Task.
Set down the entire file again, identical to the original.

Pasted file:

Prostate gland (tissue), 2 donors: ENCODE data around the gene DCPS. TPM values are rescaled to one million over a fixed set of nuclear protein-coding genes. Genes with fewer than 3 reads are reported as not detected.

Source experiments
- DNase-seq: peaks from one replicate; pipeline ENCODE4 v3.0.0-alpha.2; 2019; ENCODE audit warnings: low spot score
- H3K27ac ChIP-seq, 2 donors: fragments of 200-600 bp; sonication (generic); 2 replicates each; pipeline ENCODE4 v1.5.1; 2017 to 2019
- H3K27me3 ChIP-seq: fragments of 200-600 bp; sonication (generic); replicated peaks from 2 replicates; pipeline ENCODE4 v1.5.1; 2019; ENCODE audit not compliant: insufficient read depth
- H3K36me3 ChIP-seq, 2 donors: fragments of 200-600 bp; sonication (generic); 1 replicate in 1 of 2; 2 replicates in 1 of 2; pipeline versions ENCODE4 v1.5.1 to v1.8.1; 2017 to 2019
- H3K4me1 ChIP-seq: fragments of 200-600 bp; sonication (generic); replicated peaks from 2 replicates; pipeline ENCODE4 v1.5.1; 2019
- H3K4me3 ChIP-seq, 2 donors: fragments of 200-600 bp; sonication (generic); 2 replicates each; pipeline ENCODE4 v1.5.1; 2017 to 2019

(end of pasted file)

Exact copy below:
Prostate gland (tissue), 2 donors: ENCODE data around the gene DCPS. TPM values are rescaled to one million over a fixed set of nuclear protein-coding genes. Genes with fewer than 3 reads are reported as not detected.

Source experiments
- DNase-seq: peaks from one replicate; pipeline ENCODE4 v3.0.0-alpha.2; 2019; ENCODE audit warnings: low spot score
- H3K27ac ChIP-seq, 2 donors: fragments of 200-600 bp; sonication (generic); 2 replicates each; pipeline ENCODE4 v1.5.1; 2017 to 2019
- H3K27me3 ChIP-seq: fragments of 200-600 bp; sonication (generic); replicated peaks from 2 replicates; pipeline ENCODE4 v1.5.1; 2019; ENCODE audit not compliant: insufficient read depth
- H3K36me3 ChIP-seq, 2 donors: fragments of 200-600 bp; sonication (generic); 1 replicate in 1 of 2; 2 replicates in 1 of 2; pipeline versions ENCODE4 v1.5.1 to v1.8.1; 2017 to 2019
- H3K4me1 ChIP-seq: fragments of 200-600 bp; sonication (generic); replicated peaks from 2 replicates; pipeline ENCODE4 v1.5.1; 2019
- H3K4me3 ChIP-seq, 2 donors: fragments of 200-600 bp; sonication (generic); 2 replicates each; pipeline ENCODE4 v1.5.1; 2017 to 2019